Dublin case may end-run Supreme Court action


It is deeply ironic that after a referendum debate which was fought and won with the crudest of simplistic arguments, discussion has now moved to the Supreme Court in London where every spoken word and phrase is weighed and studied from every conceivable angle. Even though the judges decided to leave of their wigs and lovely red gowns, it makes magnificent theatre because of the army of barristers paid and unpaid hanging on every word, possibly waiting for the slip of a tongue that will lead to a new and lucrative case elsewhere, or maybe even bring down a government.However, the real European drama may be about to shift to the Four Courts in Dublin.

The core issue in London is whether the government can trigger Article 50 or whether parliamentary approval is required to do so. Both sides accept that once triggered, Article 50 is irrevocable and the Supreme Court seems to be going along with that interpretation. But barrister Jolyon Maugham is taking action in the High Court in Dublin to have the issue of revocability determined by the European Court of Justice (ECJ). At this point we should probably take the advice of senior counsel but we have neither the time nor the money so we have to do our own interpretation. If Maugham succeeds in getting a referral to the ECJ, all Brexit timetables will be shot to pieces, British Brexit politics will be simply unimaginable and much of the debate unprintable. The Supreme Court judges in London could of course refer the issue to the ECJ themselves but that is thought to be politically unlikely to put it mildly. Maugham’s tactics are quite fascinating: he is alleging that Ireland, the EU Commission and the EU Council have all broken EU law by excluding the UK from EU meetings before Article 50 has been invoked. If that fails he has a fallback: Article 50 has in fact already been invoked, by Theresa May in October when she told EU leaders that Britain was leaving the Union. In which case the EU and by implication Ireland are guilty of not starting negotiations with May.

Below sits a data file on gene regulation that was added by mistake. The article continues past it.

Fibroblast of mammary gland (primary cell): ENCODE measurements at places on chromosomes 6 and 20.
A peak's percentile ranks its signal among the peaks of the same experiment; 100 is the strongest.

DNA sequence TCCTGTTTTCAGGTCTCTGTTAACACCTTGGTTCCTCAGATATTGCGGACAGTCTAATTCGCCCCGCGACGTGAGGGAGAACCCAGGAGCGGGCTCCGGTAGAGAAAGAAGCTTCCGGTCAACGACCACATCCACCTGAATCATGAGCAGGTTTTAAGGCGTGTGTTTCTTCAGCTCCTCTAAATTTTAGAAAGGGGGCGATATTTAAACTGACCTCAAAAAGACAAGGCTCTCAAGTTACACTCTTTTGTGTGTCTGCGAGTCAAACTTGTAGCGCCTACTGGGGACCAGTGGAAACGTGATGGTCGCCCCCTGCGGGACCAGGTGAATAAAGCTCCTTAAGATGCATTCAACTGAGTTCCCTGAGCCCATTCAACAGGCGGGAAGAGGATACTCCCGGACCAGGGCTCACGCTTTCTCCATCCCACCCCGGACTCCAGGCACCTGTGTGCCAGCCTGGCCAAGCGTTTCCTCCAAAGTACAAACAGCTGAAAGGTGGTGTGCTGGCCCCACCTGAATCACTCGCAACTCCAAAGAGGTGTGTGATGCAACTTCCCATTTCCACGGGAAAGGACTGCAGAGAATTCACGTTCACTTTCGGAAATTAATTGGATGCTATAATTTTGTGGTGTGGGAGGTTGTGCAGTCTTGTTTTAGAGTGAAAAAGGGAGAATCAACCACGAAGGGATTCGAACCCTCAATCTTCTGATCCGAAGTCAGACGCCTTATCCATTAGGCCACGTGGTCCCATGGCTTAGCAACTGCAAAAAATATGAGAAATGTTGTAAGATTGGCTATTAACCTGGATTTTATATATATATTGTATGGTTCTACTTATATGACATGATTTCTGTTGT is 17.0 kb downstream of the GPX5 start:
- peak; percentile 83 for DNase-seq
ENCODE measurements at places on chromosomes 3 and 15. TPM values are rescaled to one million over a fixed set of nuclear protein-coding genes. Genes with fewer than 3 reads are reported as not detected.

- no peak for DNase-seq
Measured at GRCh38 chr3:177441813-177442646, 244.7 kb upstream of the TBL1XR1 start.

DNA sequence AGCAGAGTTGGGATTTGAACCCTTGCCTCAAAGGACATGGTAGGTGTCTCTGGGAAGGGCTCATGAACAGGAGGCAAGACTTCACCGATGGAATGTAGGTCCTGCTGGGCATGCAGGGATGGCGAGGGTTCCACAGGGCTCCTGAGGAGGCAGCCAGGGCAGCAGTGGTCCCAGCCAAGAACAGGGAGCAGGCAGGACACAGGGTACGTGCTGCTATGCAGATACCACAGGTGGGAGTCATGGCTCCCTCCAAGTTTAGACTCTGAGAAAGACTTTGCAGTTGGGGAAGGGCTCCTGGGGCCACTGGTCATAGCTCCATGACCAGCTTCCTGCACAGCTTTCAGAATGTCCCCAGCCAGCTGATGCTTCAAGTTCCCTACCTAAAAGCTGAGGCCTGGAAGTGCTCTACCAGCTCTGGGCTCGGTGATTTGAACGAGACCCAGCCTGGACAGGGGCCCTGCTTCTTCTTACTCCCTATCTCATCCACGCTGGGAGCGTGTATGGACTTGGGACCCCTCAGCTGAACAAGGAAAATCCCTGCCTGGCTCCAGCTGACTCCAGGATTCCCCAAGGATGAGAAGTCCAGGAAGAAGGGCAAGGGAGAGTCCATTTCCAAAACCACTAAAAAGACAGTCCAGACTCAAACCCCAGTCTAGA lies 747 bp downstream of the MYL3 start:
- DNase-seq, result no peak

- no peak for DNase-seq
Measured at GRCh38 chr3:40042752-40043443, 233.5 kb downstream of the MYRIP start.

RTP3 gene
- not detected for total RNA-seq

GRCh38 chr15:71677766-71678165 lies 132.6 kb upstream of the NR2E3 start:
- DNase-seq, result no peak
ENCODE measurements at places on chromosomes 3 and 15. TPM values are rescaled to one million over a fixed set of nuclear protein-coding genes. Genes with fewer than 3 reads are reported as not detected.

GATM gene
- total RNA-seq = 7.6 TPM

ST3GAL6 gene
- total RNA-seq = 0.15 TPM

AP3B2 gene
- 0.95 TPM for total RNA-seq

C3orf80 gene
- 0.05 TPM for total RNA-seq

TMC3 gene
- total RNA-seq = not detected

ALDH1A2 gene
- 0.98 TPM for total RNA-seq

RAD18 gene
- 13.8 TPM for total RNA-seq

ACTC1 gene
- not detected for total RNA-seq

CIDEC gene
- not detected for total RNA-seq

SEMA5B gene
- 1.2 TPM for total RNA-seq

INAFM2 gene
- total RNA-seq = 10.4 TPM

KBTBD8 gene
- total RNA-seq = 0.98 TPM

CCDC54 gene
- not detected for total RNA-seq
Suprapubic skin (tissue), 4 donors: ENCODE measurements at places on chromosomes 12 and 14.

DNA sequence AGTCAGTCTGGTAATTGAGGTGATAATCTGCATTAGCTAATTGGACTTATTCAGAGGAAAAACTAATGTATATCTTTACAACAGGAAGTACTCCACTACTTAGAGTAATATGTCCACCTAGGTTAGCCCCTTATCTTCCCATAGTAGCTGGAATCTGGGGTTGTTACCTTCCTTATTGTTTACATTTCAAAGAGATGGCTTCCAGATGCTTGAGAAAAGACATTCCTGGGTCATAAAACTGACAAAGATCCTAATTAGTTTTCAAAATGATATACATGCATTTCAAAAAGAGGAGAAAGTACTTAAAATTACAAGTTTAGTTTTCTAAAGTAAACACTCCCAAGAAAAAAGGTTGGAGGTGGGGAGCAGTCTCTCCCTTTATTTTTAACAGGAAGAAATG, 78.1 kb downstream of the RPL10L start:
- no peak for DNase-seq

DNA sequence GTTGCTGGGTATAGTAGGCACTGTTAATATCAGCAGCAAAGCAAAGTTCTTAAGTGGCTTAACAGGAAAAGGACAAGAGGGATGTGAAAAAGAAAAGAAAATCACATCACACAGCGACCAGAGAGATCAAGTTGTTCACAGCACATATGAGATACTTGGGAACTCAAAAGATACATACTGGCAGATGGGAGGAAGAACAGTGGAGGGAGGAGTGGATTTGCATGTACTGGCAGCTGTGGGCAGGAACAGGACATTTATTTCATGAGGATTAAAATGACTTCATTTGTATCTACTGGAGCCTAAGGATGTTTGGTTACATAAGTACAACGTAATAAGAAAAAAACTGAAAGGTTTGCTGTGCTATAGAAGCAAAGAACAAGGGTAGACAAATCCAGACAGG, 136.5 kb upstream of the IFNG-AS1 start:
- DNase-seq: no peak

He also wants to try a separate point: does invoking Article 50 automatically take the UK out of the European Economic Area (EEA) or would that require a whole different decision- making process? This is interesting because as he pointed out in an Irish Times interview, almost all the problems that Brexit will impose on Ireland would disappear if the EU were to remain in the EEA. This issue has also been raised in the context of the Supreme Court case and nobody in the army of barristers is offering an intelligible interpretation. But other ironies abound. In order to stay in the EEA, as a non-EU member the UK would have to rejoin the European Free Trade Area (EFTA). Older readers may remember this was pretty much a British creation in the 1960s when De Gaulle was blocking their membership of the Common Market. For a while they thought they had an alternative dissident union going, but gradually most EFTA members including the UK graduated to the EEC, leaving a rump of Iceland, Norway, Switzerland and mighty Liechtenstein. Sixty years ago before the discovery of North Sea oil, Norway was the poor relation in EFTA, but not now – and it is threatening to veto British re-entry.